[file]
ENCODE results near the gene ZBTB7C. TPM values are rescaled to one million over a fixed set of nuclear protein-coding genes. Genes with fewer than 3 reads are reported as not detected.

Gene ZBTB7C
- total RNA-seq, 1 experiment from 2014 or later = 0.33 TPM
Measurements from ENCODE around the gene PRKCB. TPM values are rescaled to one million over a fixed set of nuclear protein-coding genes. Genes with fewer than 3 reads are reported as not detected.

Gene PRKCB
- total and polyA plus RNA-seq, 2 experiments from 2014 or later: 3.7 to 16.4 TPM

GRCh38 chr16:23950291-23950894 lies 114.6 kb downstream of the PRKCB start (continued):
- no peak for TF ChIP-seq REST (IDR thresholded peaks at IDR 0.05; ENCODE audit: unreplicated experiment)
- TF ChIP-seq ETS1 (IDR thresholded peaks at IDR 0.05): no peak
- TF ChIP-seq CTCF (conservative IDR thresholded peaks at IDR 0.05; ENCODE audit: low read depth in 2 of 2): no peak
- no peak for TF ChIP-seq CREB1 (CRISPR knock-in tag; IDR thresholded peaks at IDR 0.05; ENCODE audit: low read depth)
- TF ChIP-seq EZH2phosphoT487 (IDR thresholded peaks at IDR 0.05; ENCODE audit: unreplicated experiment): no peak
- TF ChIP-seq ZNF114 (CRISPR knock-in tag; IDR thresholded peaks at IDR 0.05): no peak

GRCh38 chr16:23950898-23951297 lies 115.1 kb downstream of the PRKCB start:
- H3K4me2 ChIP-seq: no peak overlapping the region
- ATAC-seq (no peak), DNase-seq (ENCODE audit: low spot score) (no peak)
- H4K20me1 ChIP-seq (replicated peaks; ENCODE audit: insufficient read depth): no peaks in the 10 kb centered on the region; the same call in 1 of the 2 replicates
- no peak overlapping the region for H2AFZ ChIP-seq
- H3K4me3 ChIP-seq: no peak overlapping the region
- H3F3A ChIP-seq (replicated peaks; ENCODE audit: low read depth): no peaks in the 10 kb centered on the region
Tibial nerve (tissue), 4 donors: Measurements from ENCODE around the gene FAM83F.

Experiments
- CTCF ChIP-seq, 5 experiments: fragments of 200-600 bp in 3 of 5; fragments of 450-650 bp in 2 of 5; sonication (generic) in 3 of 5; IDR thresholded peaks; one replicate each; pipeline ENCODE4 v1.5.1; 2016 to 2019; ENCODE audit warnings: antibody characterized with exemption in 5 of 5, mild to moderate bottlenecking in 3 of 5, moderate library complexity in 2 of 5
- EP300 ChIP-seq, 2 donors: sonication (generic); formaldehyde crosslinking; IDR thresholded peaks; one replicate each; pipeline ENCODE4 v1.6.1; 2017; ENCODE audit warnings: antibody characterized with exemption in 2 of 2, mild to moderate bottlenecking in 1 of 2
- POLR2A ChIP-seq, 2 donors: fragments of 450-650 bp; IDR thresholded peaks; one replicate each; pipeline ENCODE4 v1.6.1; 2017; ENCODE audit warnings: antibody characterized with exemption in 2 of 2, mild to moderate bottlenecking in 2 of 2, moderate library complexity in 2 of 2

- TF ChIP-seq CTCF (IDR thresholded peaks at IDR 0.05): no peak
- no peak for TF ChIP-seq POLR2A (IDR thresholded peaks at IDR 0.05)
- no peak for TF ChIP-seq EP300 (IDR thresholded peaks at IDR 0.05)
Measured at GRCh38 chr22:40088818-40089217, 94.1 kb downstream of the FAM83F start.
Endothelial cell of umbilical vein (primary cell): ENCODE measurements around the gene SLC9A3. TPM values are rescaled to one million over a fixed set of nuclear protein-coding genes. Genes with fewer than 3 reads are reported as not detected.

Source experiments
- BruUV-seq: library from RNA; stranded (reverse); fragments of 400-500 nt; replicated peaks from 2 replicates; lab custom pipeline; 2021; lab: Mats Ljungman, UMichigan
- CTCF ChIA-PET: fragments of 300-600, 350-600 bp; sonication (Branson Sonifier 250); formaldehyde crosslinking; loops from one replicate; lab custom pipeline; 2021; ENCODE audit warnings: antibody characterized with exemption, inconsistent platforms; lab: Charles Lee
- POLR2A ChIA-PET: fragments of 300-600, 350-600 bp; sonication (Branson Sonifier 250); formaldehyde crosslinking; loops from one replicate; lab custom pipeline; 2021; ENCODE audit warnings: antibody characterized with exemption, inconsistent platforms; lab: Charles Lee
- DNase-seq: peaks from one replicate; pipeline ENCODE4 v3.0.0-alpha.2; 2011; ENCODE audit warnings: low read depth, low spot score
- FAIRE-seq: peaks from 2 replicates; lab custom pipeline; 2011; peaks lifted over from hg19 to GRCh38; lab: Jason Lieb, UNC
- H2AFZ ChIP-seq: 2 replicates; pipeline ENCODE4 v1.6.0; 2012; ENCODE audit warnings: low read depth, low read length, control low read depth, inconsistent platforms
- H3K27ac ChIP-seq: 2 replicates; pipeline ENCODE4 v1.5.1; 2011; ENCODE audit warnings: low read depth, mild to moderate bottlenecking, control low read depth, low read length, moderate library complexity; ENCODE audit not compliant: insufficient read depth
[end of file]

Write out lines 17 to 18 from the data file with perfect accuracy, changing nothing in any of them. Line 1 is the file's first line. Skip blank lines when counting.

- H4K20me1 ChIP-seq (replicated peaks; ENCODE audit: insufficient read depth): no peaks in the 10 kb centered on the region; the same call in 1 of the 2 replicates
- no peak overlapping the region for H2AFZ ChIP-seq